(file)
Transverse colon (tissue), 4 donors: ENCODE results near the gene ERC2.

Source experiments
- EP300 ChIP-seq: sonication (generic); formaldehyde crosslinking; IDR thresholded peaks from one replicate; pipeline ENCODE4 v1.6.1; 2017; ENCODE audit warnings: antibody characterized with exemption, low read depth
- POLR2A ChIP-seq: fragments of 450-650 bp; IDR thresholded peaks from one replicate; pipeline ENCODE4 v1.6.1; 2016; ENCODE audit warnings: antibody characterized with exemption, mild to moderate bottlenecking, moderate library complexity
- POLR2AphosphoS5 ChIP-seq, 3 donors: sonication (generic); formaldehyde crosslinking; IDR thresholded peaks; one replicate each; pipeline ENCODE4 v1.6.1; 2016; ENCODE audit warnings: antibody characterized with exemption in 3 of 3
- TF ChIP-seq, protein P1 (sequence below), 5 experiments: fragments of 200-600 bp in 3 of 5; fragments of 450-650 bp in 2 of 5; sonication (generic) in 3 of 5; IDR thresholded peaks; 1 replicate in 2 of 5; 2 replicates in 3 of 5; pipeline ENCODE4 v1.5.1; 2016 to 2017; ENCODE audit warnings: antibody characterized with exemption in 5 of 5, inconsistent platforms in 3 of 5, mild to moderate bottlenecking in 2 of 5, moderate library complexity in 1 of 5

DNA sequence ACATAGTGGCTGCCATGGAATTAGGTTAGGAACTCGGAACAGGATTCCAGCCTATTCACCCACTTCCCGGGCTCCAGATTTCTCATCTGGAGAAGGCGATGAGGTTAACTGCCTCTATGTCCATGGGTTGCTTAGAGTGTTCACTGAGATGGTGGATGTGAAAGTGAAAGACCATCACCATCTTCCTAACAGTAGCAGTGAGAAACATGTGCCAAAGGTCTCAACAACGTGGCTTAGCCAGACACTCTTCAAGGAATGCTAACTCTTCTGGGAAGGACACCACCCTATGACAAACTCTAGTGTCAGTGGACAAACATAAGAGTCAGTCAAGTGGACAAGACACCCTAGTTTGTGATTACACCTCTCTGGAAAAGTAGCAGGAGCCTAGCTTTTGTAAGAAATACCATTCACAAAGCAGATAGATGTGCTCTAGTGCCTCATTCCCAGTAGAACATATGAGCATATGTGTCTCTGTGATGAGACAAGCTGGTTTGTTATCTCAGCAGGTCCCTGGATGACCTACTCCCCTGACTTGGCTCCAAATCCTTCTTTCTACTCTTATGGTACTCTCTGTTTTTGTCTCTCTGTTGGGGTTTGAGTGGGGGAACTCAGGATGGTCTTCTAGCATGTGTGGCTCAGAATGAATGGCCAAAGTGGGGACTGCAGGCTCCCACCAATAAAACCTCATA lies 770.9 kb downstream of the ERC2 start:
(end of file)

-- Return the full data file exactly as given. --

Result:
Transverse colon (tissue), 4 donors: ENCODE results near the gene ERC2.

Source experiments
- EP300 ChIP-seq: sonication (generic); formaldehyde crosslinking; IDR thresholded peaks from one replicate; pipeline ENCODE4 v1.6.1; 2017; ENCODE audit warnings: antibody characterized with exemption, low read depth
- POLR2A ChIP-seq: fragments of 450-650 bp; IDR thresholded peaks from one replicate; pipeline ENCODE4 v1.6.1; 2016; ENCODE audit warnings: antibody characterized with exemption, mild to moderate bottlenecking, moderate library complexity
- POLR2AphosphoS5 ChIP-seq, 3 donors: sonication (generic); formaldehyde crosslinking; IDR thresholded peaks; one replicate each; pipeline ENCODE4 v1.6.1; 2016; ENCODE audit warnings: antibody characterized with exemption in 3 of 3
- TF ChIP-seq, protein P1 (sequence below), 5 experiments: fragments of 200-600 bp in 3 of 5; fragments of 450-650 bp in 2 of 5; sonication (generic) in 3 of 5; IDR thresholded peaks; 1 replicate in 2 of 5; 2 replicates in 3 of 5; pipeline ENCODE4 v1.5.1; 2016 to 2017; ENCODE audit warnings: antibody characterized with exemption in 5 of 5, inconsistent platforms in 3 of 5, mild to moderate bottlenecking in 2 of 5, moderate library complexity in 1 of 5

DNA sequence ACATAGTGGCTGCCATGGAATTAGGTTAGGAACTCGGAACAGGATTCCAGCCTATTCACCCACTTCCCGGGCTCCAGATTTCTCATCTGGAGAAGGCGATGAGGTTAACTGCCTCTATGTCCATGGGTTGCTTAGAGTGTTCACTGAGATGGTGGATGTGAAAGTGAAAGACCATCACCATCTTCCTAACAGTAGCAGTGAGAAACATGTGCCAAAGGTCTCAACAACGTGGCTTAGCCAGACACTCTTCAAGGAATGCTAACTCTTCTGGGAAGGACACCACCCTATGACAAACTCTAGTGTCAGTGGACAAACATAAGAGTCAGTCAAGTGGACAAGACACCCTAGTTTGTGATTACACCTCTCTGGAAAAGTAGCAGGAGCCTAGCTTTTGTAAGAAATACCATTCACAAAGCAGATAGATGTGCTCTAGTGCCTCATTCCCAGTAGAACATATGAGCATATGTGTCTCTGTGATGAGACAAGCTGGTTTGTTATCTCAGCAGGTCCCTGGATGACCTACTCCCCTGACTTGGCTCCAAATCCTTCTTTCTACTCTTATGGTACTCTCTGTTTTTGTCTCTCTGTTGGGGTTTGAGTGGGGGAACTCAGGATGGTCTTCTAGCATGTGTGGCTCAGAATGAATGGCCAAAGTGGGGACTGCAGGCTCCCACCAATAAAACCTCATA lies 770.9 kb downstream of the ERC2 start: